Something I just learned from children's religious education

I've decided to extend my leave of absence teaching Firstday School at our Quaker meeting past the summer and into the fall. I've been teaching once every month or two for, oh, seven? years now. Since Eleven Year Old was still Four Year Old.

However, I'm still on the group email list for the Children's Religious Education Committee. And tonight I reflected that the committee right now has four key -- nay, critical -- components for successful Quaker program activity:
  1. Enthusiasm: to be enthused is to be infused with the Spirit, after all! They've got that in abundance as we head back into the fall and the school year.
  2. Organization: Just because unprogrammed Friends are volunteers doesn't mean we have to be badly organized. (My #1 complaint about Quakers!) The committee has been coming back together after summer, and putting systems in place and talking about some longer-term goals and needs.
  3. Communication: Keep each other posted! The Children's Religious Ed Committee has a great and very active email list and an online calendar which is slowly gaining in utility. Teachers also have a commitment to writing brief reports about what the lesson was, what worked, and what didn't, and sharing that via the email list. I hope they can keep up this level of diligence.
       Too often, people assume others know something just because they do. Use a variety of channels: email, calls, in-person conversations and meetings, posters, flyers, the meeting's print newsletter. Bad communication is probably my #2 complaint about Quakers. (How many times has this happened at a monthly, quarterly, or yearly meeting? "Well, the fact that the children's program was going to be closed early was announced at the end of the business meeting." "Yeah, but I had to leave meeting early to go get my kids at the children's program, so I didn't hear it!")
  4. Distributed leadership: How many times has a committee suffered because the clerk kept too many of the tasks close at hand, and then couldn't get them all done? Well, this committee has a clerk and two assistant clerks, and several active, engaged members who are taking on different tasks.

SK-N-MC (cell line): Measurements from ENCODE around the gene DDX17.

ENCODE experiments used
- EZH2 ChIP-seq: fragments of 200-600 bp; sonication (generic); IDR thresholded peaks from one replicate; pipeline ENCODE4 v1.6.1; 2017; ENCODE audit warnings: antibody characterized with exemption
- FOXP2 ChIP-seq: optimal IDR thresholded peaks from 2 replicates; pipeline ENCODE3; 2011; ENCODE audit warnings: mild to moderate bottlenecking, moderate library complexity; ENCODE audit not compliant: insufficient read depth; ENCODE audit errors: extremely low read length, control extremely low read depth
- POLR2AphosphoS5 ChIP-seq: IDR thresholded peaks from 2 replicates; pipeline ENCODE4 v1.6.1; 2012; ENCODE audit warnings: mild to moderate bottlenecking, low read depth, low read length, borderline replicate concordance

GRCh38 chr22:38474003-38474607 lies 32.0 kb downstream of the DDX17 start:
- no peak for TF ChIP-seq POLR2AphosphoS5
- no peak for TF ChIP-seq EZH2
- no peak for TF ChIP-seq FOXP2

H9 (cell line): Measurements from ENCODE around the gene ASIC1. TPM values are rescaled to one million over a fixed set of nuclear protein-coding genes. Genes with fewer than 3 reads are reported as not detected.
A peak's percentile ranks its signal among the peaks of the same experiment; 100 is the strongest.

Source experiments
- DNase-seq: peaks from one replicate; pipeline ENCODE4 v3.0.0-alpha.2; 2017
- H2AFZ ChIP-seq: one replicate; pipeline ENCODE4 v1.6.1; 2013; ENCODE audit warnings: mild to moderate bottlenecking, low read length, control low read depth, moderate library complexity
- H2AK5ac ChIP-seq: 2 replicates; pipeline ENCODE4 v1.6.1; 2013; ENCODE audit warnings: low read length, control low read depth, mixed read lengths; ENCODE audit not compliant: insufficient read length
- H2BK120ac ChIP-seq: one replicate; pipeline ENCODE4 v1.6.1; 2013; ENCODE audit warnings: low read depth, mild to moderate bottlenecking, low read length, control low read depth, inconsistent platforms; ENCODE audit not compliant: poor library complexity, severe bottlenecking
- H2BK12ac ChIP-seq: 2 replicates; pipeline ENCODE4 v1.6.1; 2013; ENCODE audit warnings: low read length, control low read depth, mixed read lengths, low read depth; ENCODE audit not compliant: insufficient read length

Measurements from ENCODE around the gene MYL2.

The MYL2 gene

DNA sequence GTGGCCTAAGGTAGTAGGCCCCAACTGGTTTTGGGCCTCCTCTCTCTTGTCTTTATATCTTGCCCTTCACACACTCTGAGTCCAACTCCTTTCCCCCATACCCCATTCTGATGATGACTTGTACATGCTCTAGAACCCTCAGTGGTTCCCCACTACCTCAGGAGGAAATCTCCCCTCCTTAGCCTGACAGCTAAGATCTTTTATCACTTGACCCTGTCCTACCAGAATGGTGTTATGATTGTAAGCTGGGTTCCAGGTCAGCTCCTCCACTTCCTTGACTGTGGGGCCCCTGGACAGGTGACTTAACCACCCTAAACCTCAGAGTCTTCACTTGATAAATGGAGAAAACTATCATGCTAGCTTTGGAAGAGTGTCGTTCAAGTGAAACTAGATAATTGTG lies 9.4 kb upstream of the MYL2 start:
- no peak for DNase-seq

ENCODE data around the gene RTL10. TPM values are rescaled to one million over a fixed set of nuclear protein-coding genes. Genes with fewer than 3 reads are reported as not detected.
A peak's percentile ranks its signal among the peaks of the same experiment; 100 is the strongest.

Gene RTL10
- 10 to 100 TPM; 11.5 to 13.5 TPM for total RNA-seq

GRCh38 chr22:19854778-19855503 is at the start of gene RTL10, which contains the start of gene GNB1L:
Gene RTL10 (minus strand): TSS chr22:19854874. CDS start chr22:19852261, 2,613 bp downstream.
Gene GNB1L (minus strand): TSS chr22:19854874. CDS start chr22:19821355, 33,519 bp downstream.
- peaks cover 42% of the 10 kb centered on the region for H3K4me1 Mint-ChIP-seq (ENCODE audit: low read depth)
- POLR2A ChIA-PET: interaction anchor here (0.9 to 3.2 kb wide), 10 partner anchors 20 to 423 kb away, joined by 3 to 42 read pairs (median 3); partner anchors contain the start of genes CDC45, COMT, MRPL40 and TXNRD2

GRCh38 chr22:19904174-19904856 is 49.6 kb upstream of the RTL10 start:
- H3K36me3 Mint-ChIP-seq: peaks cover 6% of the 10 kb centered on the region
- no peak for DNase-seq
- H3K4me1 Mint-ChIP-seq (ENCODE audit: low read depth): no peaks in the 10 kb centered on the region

The above are four fundamental building blocks to organizing successful Quaker activities and programs. I'm sure there are others (staying rooted and grounded in Love and the Spirit, for example), but these are some of important ones too often missing from our work. I think Friends concerned about other aspects of Quaker life -- such as building race or class diversity within the Society of Friends, or helping people integrate the practice of one's faith with faithful activism, for example -- would do well to keep those four principles in mind as they engage in the work they feel called to do.

I'm impressed with the level of all of the above in our committee right now. As mentioned, there is a clerk (a non-parent educator, and a blogger, but I'll leave it up to him if he wants to be linked to in this context), and two assistant clerks, of whom one is a parent and the other is both an active uncle and a childcare provider. And of course there's a nice group of committee members, most of whom are parents.

The committee has some work to do to build up the Quaker curriculum and train new teachers after a few of us laid teaching down for now. The good thing is they're building from a really solid base. Thank you, Children's Religious Education Committee!

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